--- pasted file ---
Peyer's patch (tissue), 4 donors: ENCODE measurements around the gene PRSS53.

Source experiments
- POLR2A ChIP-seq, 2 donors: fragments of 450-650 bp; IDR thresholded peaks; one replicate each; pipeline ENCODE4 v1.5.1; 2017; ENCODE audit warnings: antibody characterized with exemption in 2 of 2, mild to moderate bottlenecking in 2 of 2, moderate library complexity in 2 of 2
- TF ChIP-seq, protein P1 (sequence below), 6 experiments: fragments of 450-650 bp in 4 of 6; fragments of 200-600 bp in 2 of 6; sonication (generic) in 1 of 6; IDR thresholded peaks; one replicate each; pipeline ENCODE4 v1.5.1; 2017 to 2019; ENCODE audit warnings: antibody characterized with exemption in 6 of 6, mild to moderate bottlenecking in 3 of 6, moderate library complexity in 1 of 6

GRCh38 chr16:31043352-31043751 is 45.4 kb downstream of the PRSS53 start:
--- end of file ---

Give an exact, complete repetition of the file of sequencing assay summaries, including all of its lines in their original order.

Peyer's patch (tissue), 4 donors: ENCODE measurements around the gene PRSS53.

Source experiments
- POLR2A ChIP-seq, 2 donors: fragments of 450-650 bp; IDR thresholded peaks; one replicate each; pipeline ENCODE4 v1.5.1; 2017; ENCODE audit warnings: antibody characterized with exemption in 2 of 2, mild to moderate bottlenecking in 2 of 2, moderate library complexity in 2 of 2
- TF ChIP-seq, protein P1 (sequence below), 6 experiments: fragments of 450-650 bp in 4 of 6; fragments of 200-600 bp in 2 of 6; sonication (generic) in 1 of 6; IDR thresholded peaks; one replicate each; pipeline ENCODE4 v1.5.1; 2017 to 2019; ENCODE audit warnings: antibody characterized with exemption in 6 of 6, mild to moderate bottlenecking in 3 of 6, moderate library complexity in 1 of 6

GRCh38 chr16:31043352-31043751 is 45.4 kb downstream of the PRSS53 start: